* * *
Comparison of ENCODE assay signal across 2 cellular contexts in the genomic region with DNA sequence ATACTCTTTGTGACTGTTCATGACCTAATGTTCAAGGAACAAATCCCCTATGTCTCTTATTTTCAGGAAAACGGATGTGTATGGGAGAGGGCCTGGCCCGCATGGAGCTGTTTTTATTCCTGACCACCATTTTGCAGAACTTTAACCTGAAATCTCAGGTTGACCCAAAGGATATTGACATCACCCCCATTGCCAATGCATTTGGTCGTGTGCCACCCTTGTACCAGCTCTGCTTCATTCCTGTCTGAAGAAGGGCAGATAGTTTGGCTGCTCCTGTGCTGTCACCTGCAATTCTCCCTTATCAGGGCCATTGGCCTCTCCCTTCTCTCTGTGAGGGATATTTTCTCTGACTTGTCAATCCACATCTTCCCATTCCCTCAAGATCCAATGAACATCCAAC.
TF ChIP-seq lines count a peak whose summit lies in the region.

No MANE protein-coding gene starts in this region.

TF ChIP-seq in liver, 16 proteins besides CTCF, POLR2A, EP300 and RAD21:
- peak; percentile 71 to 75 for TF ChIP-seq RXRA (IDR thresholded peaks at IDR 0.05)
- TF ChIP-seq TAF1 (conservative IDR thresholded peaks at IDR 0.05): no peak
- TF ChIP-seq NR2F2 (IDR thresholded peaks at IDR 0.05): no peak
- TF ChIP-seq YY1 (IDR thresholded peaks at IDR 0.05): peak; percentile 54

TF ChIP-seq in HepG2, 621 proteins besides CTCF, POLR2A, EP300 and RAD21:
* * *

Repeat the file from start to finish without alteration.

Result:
Comparison of ENCODE assay signal across 2 cellular contexts in the genomic region with DNA sequence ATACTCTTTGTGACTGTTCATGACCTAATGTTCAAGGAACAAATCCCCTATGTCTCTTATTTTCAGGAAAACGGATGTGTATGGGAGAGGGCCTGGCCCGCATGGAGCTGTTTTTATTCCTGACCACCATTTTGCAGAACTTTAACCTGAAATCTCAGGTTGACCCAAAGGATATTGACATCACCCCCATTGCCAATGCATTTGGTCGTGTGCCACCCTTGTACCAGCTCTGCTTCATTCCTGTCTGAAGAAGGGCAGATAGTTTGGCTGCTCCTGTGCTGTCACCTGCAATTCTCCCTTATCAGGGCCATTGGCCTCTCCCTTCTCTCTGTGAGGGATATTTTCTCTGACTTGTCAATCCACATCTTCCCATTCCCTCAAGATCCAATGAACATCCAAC.
TF ChIP-seq lines count a peak whose summit lies in the region.

No MANE protein-coding gene starts in this region.

TF ChIP-seq in liver, 16 proteins besides CTCF, POLR2A, EP300 and RAD21:
- peak; percentile 71 to 75 for TF ChIP-seq RXRA (IDR thresholded peaks at IDR 0.05)
- TF ChIP-seq TAF1 (conservative IDR thresholded peaks at IDR 0.05): no peak
- TF ChIP-seq NR2F2 (IDR thresholded peaks at IDR 0.05): no peak
- TF ChIP-seq YY1 (IDR thresholded peaks at IDR 0.05): peak; percentile 54

TF ChIP-seq in HepG2, 621 proteins besides CTCF, POLR2A, EP300 and RAD21: